Girls in the girl-girl pairs had fewer respiratory and neurological problems than those in the girl-boy pairs.

The researchers attribute the findings to what they call a "male offending factor," which means that the presence of a male fetus negatively affects the prospects of the co-twin in the womb, whether that co-twin is a sister or a brother.

However, the reasons for this aren't clear. The researchers speculate that one possibility is that male fetuses who share the womb with females could be more successful in competing for nutrients because females tend to grow more slowly. As a result, a boy in a boy-girl pair might end up weighing more than one in a boy-boy pair. Hormonal influences might help explain the differences, too.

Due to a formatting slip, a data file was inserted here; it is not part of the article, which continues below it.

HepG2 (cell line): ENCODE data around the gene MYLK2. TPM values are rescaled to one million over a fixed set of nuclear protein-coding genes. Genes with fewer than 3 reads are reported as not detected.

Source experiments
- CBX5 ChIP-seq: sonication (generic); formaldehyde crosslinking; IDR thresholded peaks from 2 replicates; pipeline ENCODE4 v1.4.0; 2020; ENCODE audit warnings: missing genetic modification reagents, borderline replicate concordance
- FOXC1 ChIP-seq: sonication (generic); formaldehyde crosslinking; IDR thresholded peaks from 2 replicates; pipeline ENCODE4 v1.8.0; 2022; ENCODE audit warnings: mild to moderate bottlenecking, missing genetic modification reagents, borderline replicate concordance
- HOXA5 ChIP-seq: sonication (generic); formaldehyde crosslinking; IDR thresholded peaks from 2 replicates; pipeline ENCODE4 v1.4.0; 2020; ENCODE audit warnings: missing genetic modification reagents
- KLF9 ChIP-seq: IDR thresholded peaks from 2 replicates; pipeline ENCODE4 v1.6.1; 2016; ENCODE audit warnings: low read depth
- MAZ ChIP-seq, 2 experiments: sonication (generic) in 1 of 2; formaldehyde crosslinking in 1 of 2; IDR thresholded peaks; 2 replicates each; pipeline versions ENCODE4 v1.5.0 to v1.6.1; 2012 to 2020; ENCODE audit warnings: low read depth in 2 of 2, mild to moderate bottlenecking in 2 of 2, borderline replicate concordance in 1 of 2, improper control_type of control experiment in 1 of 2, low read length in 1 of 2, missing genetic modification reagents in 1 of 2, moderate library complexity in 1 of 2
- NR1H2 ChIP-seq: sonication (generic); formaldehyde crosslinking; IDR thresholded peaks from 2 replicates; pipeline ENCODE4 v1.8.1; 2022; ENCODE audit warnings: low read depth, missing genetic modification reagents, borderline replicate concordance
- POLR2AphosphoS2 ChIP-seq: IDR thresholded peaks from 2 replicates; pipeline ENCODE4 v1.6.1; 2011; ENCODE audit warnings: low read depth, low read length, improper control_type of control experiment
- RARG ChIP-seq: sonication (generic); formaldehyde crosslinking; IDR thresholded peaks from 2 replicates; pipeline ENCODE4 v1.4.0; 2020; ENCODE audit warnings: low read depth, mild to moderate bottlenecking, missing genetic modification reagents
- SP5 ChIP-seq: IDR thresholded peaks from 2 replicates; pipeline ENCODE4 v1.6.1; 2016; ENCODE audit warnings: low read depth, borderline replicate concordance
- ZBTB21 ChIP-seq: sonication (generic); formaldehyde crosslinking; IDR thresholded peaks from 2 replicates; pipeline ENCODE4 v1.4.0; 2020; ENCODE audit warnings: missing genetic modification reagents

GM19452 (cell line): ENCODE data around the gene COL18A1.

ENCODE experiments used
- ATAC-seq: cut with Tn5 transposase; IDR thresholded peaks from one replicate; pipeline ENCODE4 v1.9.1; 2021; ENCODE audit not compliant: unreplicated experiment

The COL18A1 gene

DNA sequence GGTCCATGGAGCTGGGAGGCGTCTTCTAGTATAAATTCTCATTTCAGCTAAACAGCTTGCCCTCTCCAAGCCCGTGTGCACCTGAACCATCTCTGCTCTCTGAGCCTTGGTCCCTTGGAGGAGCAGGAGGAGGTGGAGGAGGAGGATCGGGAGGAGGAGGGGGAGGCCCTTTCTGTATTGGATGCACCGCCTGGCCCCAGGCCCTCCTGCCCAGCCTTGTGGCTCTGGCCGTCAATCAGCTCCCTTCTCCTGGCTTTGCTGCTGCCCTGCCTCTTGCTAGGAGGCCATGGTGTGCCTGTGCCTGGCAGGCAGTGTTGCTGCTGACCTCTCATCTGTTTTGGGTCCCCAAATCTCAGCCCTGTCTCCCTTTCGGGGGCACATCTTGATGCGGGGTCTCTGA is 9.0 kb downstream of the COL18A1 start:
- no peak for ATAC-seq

None of this should worry expectant mothers, says another U.S. expert.

"Look at this study with a grain of salt and move on," said Dr. Abdulla Al-Khan, director of perinatal diagnostics and therapeutics in the maternal-fetal medicine division at Hackensack University Medical Center in New Jersey. The study's findings have not been noticeable, he said, at his hospital. They deliver more than 6,000 babies a year, including twins, he said, and women carrying twins are already followed closely to monitor the babies' progress.

Both Al-Khan and Ory also pointed out some of the study's limitations. It is retrospective, looking back, which they said makes it subject to bias. And, Al-Khan said, it's not clear whether the twins were conceived spontaneously or through fertility treatments, which might have affected the results.


No Weight Gain Needed for Obese Pregnant Women

Gaining no weight during pregnancy or even losing a little weight may be healthier for obese women and their babies than gaining too much weight.

In research made public today, the investigators from Kaiser Permanente confirmed that obese women who gain more weight than they should during pregnancy are more likely to keep the weight on.